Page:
Their Removals Survey is a good example of this.

  • Communicate to respondents what the data are used for

This helps to show the benefits arising from the burden that has been placed on respondents.

Example:

An example of this can be seen in the materials provided to respondents in the Labour Force Survey.

The information provided helps to illustrate the benefits that taking part in a Labour Force Survey interview will bring.

  • Publish information on web pages about the processes in place to review existing surveys

 

5) Select appropriate sample size and sampling procedure

To reduce respondent burden, the number of respondents contacted to participate should be kept to the minimum necessary to provide robust information.

Careful consideration of the sampling procedure will also ensure respondent burden is minimised.

Here we present some things to consider when deciding on sample size and sampling procedure.

Use the Osmotherly rule to limit contact with small businesses

Contact with small businesses should be kept to a minimum where possible, as statistical surveys create a proportionately higher burden for them compared with large enterprises.

Small businesses (those with 0 to 9 employees) are covered by the Osmotherly rule (PDF, 923KB) which restricts the burden placed upon them.

This rule guarantees small businesses will:

  • not be simultaneously selected for more than one survey
  • remain in that survey for only a limited time span
  • have a ‘survey holiday’ of at least three years from most surveys once the time in the survey has completed and while the business remains small

Use an accurate and up-to-date sampling frame

Using an accurate and up-to-date sampling frame will avoid imposing unnecessary burden on ineligible respondents and will also increase the overall response.

Using a common register as your sampling frame, such as the Inter-Departmental Business Register (IDBR), can help co-ordination across surveys.

However, this needs to be balanced against the diverse needs of the surveys. For example, IDBR might not be the perfect place for looking up telephone number information, as sometimes the information stored is poor or some tele-matching might be needed.

Ensure appropriate longitudinal survey designs

Many surveys have longitudinal elements, which require the collection of data from the same units on repeated occasions.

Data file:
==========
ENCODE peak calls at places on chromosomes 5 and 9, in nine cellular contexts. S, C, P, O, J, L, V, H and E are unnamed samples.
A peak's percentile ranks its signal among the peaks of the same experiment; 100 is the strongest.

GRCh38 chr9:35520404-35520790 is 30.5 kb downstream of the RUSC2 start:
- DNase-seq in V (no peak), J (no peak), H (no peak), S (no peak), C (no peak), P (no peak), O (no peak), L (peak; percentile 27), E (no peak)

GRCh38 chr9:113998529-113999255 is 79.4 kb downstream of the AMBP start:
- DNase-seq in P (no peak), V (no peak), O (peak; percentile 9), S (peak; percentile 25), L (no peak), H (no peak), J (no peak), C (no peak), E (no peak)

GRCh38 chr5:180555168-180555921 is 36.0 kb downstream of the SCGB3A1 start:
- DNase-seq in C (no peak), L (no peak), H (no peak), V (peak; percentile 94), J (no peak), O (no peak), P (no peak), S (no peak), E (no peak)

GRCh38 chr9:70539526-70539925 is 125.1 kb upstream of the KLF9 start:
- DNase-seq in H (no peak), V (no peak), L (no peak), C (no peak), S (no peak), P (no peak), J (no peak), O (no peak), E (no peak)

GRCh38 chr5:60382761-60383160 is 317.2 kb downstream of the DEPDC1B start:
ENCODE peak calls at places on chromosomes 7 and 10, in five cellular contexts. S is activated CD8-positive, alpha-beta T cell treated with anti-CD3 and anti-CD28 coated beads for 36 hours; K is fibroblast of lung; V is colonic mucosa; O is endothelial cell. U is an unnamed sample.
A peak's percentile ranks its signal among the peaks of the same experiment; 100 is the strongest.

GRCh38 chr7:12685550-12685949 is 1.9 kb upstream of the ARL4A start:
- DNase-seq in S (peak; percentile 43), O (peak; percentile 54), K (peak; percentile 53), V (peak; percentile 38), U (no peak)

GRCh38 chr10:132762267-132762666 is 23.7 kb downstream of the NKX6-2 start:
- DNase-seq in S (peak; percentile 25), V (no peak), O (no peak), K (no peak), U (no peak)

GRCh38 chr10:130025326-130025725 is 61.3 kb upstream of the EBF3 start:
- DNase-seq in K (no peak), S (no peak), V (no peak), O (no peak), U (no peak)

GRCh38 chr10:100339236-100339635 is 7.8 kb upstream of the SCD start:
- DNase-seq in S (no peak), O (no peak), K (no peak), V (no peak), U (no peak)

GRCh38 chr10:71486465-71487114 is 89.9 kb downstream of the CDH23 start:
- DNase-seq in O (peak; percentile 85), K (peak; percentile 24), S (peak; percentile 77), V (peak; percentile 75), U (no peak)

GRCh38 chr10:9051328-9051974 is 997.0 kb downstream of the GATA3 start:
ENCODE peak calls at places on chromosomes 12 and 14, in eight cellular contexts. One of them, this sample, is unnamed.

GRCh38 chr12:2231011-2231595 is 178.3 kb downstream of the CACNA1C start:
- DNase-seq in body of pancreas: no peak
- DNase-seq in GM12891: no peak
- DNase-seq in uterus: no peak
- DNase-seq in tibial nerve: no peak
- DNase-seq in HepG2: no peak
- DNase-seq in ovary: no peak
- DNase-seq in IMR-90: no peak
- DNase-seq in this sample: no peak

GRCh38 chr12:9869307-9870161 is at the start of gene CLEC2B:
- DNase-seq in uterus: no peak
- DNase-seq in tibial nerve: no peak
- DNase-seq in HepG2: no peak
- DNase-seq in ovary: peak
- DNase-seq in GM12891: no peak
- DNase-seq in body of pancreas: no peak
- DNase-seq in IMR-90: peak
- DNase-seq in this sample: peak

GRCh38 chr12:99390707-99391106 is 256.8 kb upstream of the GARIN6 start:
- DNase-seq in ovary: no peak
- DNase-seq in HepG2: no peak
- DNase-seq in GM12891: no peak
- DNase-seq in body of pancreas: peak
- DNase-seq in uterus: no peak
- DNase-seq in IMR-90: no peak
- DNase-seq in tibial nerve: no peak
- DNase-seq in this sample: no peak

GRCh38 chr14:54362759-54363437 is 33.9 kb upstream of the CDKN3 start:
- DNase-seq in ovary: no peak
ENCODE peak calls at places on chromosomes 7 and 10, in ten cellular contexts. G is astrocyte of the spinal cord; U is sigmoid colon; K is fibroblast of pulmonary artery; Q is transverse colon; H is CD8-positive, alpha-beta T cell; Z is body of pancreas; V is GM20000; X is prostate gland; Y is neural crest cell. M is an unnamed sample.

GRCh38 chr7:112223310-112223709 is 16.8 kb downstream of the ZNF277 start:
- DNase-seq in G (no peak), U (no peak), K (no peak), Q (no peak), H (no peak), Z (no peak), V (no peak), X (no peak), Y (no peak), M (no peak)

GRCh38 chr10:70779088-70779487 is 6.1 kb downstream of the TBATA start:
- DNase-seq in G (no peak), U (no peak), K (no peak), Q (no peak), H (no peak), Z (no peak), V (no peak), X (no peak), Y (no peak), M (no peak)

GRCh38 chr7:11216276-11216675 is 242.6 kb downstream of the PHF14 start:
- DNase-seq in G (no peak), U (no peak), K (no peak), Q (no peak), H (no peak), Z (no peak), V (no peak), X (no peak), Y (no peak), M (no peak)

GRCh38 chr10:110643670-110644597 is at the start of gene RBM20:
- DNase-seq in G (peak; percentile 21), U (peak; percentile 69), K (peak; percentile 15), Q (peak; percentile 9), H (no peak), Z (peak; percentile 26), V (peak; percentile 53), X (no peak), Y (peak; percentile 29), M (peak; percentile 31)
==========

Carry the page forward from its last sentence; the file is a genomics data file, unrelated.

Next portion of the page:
Such surveys, therefore, impose burden on the same respondents over a prolonged period, whereas a one-off cross-sectional survey will impose burden on just a single occasion.

Things to consider in longitudinal surveys
  • Weigh up the extra respondent burden against the benefits of repeated measures

The extra respondent burden must be weighed against what the longitudinal elements offer in terms of greater scope for measuring change over time.

  • Consider implementing rotating panels

A panel is a survey sample in which the same units are surveyed on two or more occasions. Rotating panels will specify the overlap of the sample between periods. It will control and limit the number of occasions a unit is surveyed. There is more on sample rotation and overlap in the next two sections.

Permanent Random Numbers (or similar) may be used to select samples and control panel rotation. They may also be used to co-ordinate overlap between the samples selected for different surveys.

  • Falling burden

Units sampled for longitudinal surveys may experience less burden on later data collections as they may become accustomed to completing the survey and can prepare in advance and provide the required data more efficiently.

  • Panel conditioning

Consider the possibility of panel-conditioning which is sometimes observed in repeated surveys when a sample unit’s response is influenced by prior interviews or contacts. Panel conditioning can affect the resulting estimates by introducing what is sometimes called ‘time-in-sample bias’ or ‘rotation-group bias’.

  • Overhead or set-up costs

Be aware that some respondents may experience an overhead or set-up cost to be able to supply data on any number of subsequent occasions.

Use sample rotation to reduce overlap in longitudinal or repeated surveys

In longitudinal or repeated surveys overlap refers to that part of a sample that is common to the survey on two or more occasions.

Sample rotation is a way of controlling overlap on longitudinal and repeated surveys.

Sample rotation involves rotating some units out and rotating new units in. It can be used to share burden and refresh samples. The Labour Force survey is a repeated survey which uses sample rotation, see page 13 of Volume 1 of the 2020 update to the Labour Force Survey User Guide for more information.

Example of sample rotation

In business surveys, Permanent Random Numbers (PRNs) are used for sample selection from the Inter-Departmental Business Register (IDBR) to control burden by limiting the time a business spends in a sample. Businesses are usually selected for a number of consecutive occasions before being ‘rotated out’.

Note: if using PRN sampling, the speed of sample rotation (or, equivalently, the expected number of occasions a business is consecutively selected) must be specified.

Benefits of this system:

  • Having a considerable part of the sample in common between two periods reduces the variance of estimates of change between the periods, and allows measurement of change across time at the individual-business level
  • PRNs and rotation sampling share the burden fairly, in that all eligible businesses will ‘get their turn’ in a controlled way.
  • There’s an argument that retaining a business in a sample for a longer run of consecutive periods reduces its overall burden, as it becomes accustomed to completing the questionnaire each (frequent) occasion and more efficient at doing so, rather than having a break and having to become re-acquainted with the requirements of the questionnaire.